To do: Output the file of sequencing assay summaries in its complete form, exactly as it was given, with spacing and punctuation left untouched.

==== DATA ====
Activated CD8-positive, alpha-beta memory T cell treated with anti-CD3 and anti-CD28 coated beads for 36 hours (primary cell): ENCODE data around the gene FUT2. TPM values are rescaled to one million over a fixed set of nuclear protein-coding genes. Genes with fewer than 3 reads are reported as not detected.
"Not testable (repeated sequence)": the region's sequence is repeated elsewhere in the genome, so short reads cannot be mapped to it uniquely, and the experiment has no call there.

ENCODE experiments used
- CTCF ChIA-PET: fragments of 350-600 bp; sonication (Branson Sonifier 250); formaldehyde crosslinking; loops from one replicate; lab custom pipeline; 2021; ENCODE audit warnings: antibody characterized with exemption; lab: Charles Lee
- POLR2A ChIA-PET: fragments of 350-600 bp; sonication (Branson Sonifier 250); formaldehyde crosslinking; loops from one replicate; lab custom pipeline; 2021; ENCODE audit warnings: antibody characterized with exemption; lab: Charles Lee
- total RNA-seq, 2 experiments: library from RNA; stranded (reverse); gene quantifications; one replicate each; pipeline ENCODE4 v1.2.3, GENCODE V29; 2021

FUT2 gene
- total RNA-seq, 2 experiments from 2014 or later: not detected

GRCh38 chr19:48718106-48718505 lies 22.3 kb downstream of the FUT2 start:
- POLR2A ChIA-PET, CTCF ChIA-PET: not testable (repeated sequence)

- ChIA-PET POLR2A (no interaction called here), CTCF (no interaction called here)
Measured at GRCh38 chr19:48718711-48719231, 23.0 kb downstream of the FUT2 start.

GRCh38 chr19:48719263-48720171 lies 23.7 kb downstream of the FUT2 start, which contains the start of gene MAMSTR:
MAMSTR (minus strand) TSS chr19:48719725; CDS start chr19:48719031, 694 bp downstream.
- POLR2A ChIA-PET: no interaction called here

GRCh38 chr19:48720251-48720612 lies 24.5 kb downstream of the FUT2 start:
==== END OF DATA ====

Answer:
Activated CD8-positive, alpha-beta memory T cell treated with anti-CD3 and anti-CD28 coated beads for 36 hours (primary cell): ENCODE data around the gene FUT2. TPM values are rescaled to one million over a fixed set of nuclear protein-coding genes. Genes with fewer than 3 reads are reported as not detected.
"Not testable (repeated sequence)": the region's sequence is repeated elsewhere in the genome, so short reads cannot be mapped to it uniquely, and the experiment has no call there.

ENCODE experiments used
- CTCF ChIA-PET: fragments of 350-600 bp; sonication (Branson Sonifier 250); formaldehyde crosslinking; loops from one replicate; lab custom pipeline; 2021; ENCODE audit warnings: antibody characterized with exemption; lab: Charles Lee
- POLR2A ChIA-PET: fragments of 350-600 bp; sonication (Branson Sonifier 250); formaldehyde crosslinking; loops from one replicate; lab custom pipeline; 2021; ENCODE audit warnings: antibody characterized with exemption; lab: Charles Lee
- total RNA-seq, 2 experiments: library from RNA; stranded (reverse); gene quantifications; one replicate each; pipeline ENCODE4 v1.2.3, GENCODE V29; 2021

FUT2 gene
- total RNA-seq, 2 experiments from 2014 or later: not detected

GRCh38 chr19:48718106-48718505 lies 22.3 kb downstream of the FUT2 start:
- POLR2A ChIA-PET, CTCF ChIA-PET: not testable (repeated sequence)

- ChIA-PET POLR2A (no interaction called here), CTCF (no interaction called here)
Measured at GRCh38 chr19:48718711-48719231, 23.0 kb downstream of the FUT2 start.

GRCh38 chr19:48719263-48720171 lies 23.7 kb downstream of the FUT2 start, which contains the start of gene MAMSTR:
MAMSTR (minus strand) TSS chr19:48719725; CDS start chr19:48719031, 694 bp downstream.
- POLR2A ChIA-PET: no interaction called here

GRCh38 chr19:48720251-48720612 lies 24.5 kb downstream of the FUT2 start: